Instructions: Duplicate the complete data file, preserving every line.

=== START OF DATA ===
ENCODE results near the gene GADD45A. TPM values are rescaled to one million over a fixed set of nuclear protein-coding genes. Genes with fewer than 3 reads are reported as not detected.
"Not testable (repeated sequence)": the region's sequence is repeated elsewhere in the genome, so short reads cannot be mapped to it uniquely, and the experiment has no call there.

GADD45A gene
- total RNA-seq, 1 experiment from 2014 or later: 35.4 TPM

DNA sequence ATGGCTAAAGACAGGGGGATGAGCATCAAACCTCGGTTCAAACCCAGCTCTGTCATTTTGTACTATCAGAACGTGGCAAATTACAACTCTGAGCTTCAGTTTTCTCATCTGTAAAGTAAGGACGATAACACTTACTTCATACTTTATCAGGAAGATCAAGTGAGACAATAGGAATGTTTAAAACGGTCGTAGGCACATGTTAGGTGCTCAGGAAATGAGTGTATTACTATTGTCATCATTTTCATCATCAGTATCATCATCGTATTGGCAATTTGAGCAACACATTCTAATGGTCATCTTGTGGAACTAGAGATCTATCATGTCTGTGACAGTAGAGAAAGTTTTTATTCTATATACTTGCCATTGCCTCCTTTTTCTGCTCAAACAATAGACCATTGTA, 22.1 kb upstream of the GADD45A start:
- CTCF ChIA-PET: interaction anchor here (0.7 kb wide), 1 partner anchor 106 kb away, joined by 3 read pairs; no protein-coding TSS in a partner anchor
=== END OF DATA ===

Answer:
ENCODE results near the gene GADD45A. TPM values are rescaled to one million over a fixed set of nuclear protein-coding genes. Genes with fewer than 3 reads are reported as not detected.
"Not testable (repeated sequence)": the region's sequence is repeated elsewhere in the genome, so short reads cannot be mapped to it uniquely, and the experiment has no call there.

GADD45A gene
- total RNA-seq, 1 experiment from 2014 or later: 35.4 TPM

DNA sequence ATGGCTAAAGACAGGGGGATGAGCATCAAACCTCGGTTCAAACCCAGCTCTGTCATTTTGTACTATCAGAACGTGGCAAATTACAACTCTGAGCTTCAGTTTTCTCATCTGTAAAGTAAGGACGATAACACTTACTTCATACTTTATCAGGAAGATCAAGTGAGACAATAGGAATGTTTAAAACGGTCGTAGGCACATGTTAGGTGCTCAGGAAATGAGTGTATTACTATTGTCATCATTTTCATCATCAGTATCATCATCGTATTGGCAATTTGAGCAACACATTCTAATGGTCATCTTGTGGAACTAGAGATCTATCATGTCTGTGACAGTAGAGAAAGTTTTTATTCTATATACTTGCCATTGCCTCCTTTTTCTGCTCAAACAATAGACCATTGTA, 22.1 kb upstream of the GADD45A start:
- CTCF ChIA-PET: interaction anchor here (0.7 kb wide), 1 partner anchor 106 kb away, joined by 3 read pairs; no protein-coding TSS in a partner anchor